Vick Strizheus and the Four Percent Group
If you’ve been online, and interested in internet marketing, then you can’t have failed to have heard of Vick Strizheus. You won’t have had to look too far either: if you’ve got Facebook, then he’s bound to have popped up in your news feed. Most recently touting his new Four Percent Group.
Vick is an enigmatic character. It’s all too easy to dismiss him as another conman, but he’s much more than that.
While the term “scammer” gets thrown around a lot, it is actually justifiable to level that charge at Vick as he was convicted of grand theft in 2007, and sent to prison for three months.
That’s kind of hard to wiggle out of, or escape in these days of the net and every bit of news living on it forever.
And then there’s the previous business courses: 7 Figure Marketing School, High Traffic Academy, Big Idea Mastermind, all of which are defunct now. I never joined any of them but I’ve read that one day users went to login, and they’d just vanished and that was that; no refunds or explanations to existing members.
And there’s the accusations that Vick switched affiliate ids with his students/subscribers, so they paid him by way of the course fees and subscriptions, and that not being enough he stole the affiliate commissions from the traffic they paid to drive to their own sites (hosted on his platform).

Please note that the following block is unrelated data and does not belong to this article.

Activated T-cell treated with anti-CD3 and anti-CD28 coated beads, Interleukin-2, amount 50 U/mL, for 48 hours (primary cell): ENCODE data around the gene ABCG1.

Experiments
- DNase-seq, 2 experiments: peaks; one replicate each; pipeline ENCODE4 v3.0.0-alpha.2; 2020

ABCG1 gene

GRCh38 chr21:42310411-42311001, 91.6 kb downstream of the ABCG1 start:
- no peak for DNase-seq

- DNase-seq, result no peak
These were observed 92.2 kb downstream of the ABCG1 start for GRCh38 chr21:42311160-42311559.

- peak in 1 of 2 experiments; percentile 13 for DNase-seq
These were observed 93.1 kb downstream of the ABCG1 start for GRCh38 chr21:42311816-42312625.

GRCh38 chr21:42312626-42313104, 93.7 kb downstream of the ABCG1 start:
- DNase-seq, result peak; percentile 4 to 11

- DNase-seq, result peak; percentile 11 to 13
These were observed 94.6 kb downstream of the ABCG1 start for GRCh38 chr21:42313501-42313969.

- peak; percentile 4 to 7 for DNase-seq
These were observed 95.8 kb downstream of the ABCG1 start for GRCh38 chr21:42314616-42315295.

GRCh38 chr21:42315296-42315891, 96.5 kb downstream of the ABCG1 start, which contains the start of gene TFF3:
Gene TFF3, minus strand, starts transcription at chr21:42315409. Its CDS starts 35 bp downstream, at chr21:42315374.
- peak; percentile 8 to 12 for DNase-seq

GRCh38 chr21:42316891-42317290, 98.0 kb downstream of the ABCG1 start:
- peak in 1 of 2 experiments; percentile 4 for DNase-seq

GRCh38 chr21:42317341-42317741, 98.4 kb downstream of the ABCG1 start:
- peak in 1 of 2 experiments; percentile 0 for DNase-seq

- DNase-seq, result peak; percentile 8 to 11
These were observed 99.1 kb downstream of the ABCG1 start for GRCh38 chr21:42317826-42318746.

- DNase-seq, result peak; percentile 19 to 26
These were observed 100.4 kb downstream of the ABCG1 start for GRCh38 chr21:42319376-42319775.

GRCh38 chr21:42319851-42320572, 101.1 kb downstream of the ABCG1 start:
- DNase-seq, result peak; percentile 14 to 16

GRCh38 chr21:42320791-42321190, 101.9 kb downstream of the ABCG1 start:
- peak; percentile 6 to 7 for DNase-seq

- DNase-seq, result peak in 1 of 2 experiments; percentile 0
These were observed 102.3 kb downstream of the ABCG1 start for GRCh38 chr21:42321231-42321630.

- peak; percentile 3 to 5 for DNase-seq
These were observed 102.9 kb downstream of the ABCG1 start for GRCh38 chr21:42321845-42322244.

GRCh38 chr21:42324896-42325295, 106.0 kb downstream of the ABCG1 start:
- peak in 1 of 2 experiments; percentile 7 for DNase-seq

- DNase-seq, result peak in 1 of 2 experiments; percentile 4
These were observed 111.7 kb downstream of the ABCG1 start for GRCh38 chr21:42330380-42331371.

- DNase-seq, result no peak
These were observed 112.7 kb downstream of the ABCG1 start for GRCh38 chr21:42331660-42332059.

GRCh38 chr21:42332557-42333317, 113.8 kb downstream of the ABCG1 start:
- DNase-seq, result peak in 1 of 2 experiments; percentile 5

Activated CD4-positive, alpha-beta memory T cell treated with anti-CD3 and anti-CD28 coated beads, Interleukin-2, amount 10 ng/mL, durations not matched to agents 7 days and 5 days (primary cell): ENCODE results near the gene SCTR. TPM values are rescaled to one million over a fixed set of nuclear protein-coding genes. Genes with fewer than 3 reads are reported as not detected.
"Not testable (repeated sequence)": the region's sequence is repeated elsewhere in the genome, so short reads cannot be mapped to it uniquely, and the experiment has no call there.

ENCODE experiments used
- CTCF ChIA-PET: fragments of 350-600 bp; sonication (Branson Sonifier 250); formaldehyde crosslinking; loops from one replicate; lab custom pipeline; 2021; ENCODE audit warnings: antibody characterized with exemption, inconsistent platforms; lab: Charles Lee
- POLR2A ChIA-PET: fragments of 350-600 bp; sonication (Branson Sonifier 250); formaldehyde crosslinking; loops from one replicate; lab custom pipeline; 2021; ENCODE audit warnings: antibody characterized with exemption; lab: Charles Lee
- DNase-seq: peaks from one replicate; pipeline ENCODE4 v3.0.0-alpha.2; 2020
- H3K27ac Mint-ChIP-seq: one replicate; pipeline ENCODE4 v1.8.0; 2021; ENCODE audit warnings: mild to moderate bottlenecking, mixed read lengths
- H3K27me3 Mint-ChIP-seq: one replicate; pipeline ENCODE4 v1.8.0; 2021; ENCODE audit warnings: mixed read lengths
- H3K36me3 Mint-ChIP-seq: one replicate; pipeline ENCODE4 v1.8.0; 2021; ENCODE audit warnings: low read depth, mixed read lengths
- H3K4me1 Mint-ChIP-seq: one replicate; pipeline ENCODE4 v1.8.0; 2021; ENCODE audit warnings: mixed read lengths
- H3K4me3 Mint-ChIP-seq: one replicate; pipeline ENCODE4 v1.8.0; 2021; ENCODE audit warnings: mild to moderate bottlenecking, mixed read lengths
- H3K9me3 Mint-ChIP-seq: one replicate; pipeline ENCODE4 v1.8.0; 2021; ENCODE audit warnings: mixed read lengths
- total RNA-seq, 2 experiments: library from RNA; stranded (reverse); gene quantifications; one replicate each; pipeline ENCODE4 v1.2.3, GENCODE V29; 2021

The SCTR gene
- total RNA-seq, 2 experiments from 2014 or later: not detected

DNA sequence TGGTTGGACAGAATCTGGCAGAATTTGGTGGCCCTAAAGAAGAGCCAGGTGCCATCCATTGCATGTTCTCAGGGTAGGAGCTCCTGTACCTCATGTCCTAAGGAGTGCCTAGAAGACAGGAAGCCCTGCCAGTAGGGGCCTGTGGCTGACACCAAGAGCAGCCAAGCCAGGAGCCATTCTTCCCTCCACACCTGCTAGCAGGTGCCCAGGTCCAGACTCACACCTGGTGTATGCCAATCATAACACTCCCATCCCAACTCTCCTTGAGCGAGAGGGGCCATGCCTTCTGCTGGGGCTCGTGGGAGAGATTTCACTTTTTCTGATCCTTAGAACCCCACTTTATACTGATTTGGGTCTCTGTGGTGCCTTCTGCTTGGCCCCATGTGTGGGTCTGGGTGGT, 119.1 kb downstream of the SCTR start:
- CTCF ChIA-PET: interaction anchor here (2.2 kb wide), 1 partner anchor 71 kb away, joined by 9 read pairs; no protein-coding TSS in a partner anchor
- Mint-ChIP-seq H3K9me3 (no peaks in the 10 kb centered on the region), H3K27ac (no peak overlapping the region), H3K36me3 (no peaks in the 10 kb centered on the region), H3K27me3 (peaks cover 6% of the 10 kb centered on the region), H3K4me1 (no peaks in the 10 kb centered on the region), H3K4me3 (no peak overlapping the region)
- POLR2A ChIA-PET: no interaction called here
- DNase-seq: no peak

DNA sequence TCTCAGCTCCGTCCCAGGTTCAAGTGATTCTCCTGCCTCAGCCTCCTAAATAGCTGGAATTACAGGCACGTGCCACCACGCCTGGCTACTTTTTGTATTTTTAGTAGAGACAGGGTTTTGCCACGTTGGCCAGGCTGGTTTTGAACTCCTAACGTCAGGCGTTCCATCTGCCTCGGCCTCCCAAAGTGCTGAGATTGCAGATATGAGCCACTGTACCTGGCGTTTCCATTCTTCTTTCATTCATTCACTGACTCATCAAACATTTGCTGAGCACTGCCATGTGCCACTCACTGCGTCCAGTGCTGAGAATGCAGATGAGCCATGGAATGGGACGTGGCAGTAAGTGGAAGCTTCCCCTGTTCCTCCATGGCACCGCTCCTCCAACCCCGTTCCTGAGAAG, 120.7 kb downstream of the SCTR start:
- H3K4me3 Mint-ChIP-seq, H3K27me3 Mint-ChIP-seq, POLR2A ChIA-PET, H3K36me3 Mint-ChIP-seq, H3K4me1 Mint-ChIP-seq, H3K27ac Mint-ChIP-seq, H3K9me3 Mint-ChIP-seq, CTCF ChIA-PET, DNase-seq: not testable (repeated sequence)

So, yeah, you’d have to be some kind of magician to still be making money – and a ton of it – from selling the same sort of failed courses you’ve left in your wake, with a conviction for fraud no less.
But Vick is!
If you’ve ever watched one of his presentations you’d know why too… the guy does seem to know his internet marketing, and he is very, very charismatic and disarming.
I checked out Vick’s latest offering in the form of The Four Percent group, and I’ll admit, Vick’s got me hooked to the point where I’m considering getting my wallet out and giving it a try! Knowing this is a pitch from a convicted conman and that looking into his eyes is like the hypnotic effect Count Dracula holds sway with.
Vick Strizheus yesterday
Like Dracula, I think Vick is only interested in people in the same way too.
I know all that…
…yet Vick’s got me wondering if I really do? Know that for sure about him.
Because, damn it, give Vick 30secs and you find yourself still there 30mins later. He makes Tai Lopez look like an amateur.
I joined Vick’s Four Percent Group. There. I said it.
Not obviously the monthly membership program that’s perpetually offered at the get-it-while-you-can knockdown price of $49, reduced from some two hundred and forty odd bucks – a month – or so it’s claimed, but the free membership. The one that you get in exchange for giving Vick your email.